A new study found that people who drank two or more cups of coffee a day had a 40% lower risk
of developing Parkinson’s than those who did not. This is great news for coffee-lovers who might have a family history with the disease, which is (currently) a progressively degenerative disorder of the central nervous system. The major symptoms are movement-related and include shaking, difficulty controlling muscle movements and even difficulty walking. Previous studies indicate that drinking coffee may help to reduce the symptoms of Parkinson’s and help those afflicted with the disease to have better control over their movements, but this new research indicates that caffeinated coffee consumption might significantly reduce the risk of developing the disease at all.
The challenge for scientists is to create a drug that can mimic the positive effects of caffeine without the side effects, which include headaches and jitteriness. In the meantime, it’s probably a good idea to pour yourself a second cup.
Where do you get your coffee in the morning? Depending on what region of the country you live in, your answer to this question might be very different from the next person. This Coffee Shop Geography Map (click to enlarge) shows the nearest coffee place among the popular coffee chains, within a 10-mile radius, all over the country. The map was put together by Flowing Data just to see where people like to get their coffee.
Starbucks was all over the country, of course, while some chains are regional – and those regional chains sometimes dominated the market in their local areas. Starbucks is strong in most major metro areas, but really dominates on the West coast. Coffee Bean & Tea Leaf, a popular So Cal chain, is strong in the LA area, while Peet’s has a solid hold of the SF Bay Area and a few strong locations elsewhere on the West Coast. Dutch Bros dominates the North West. Seattle’s Best, which is owned by Starbucks, put up a good showing all over the country, even though it wasn’t the strongest in most markets. Tim Hortons had lots of fans along the US-Canada border and Caribou Coffee had a stronghold in the midwest, particularly around Minneapolis, where the company has its headquarters. It’s not surprising to see that the concentration of coffee shops mirrors the concentration of the population across the country. In the South West and North East, the density of coffee shops is much, much higher than it is in the plains states.
I’m not usually one to put creamer in my coffee, but every once in a while I like to sweeten things up and creamer is an easy way to get the job done. I happen to be a fan of Girl Scout Cookies and was intrigued when I heard that Coffee-Mate had teamed up with the Scouts to offer cookie-flavored creamers. When they launched last year, I initially had trouble finding them, but eventually found and tried their Coconut and Caramel Creamer (Samoas-flavor), which turned out to be pretty good. This year, I noticed that these creamers were a lot more widely available in my area, so I decided to give the Thin Mints flavor a try.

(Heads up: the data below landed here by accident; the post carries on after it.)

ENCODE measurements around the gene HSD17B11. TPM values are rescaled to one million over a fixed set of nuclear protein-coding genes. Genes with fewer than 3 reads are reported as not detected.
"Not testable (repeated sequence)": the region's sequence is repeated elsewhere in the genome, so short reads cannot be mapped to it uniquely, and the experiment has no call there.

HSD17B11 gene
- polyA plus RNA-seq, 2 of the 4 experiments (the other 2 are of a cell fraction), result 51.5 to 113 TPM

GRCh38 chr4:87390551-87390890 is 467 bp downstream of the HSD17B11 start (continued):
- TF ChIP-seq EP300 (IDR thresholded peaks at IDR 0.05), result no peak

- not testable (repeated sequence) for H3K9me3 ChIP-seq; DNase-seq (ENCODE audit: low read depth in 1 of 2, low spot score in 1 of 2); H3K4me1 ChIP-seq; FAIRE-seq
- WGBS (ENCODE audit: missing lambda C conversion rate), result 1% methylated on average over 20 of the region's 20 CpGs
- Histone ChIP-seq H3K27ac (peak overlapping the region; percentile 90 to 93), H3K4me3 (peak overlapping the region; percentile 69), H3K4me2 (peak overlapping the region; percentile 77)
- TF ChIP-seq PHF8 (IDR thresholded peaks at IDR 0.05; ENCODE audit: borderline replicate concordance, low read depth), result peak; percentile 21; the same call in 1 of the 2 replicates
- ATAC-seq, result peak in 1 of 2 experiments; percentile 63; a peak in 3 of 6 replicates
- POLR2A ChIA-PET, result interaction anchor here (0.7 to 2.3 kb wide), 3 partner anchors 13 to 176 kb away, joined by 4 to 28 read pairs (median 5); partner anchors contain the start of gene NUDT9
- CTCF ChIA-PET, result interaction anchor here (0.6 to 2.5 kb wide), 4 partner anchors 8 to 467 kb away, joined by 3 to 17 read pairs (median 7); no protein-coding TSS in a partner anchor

I initially thought that this would be a chocolate-flavored creamer with a hint of mint, but it is a mint-flavored creamer with a hint of chocolate. I am not a fan of artificial chocolate flavoring, so this turned out to be a pleasant surprise for me. The creamer had a cool mint flavor that didn’t overwhelm the coffee and was only slightly sweet when compared to some other creamer flavors. It only had a hint of chocolate to it, just enough to evoke the cookie. If you wanted more chocolate flavor, it would be best to add some to a mug of hot chocolate or to a mocha.
Mint flavored coffee isn’t going to be my new favorite coffee drink, but the creamer was pretty close to its target and really reminded me of the cookie. I liked it best in iced coffee, rather than hot coffee, since the mint seemed very refreshing over ice. Overall, it was a nice change of pace from usual, even though I didn’t like it quite as much as my Homemade Thin Mint Frappuccino.
Thin Mints are the best selling Girl Scout cookie and they make up 25% of all Girl Scout Cookies sales. They have just the right combination of chocolate and mint in a crispy cookie to be addictive. Their flavor is actually pretty unique and that makes Thin Mints very recognizable. I often use Thin Mints in baking recipes and decided to turn them into a refreshing coffee drink this time around – and the result is my Homemade Thin Mint Frappuccino. It’s an ice blended coffee drink that is packed with Thin Mint flavor – and actual Thin Mint cookies!
All of the chocolate flavor in the drink actually comes from the cookies. Thin Mints are a little more minty than they are chocolaty, so putting too much chocolate into the drink just turns this into an ordinary, but minty, mocha. The crispy cookies add just the right amout of chocolate flavor, and I added a little extra peppermint extract to boost the mintiness of the cookies. It’s a little sweet and surprisingly refreshing for an indulgent iced coffee drink! Don’t hesitate to splurge and add a dollop of whipped cream on top before serving.
If you want to enjoy this drink and it’s not Girl Scout cookie season, you can easily substitute for the Thin Mint cookies. Keebler makes a cookie called a Grasshopper that is almost identical to the Thin Mint, and you can even use plain chocolate wafer cookies or Oreos without the filling with good results.
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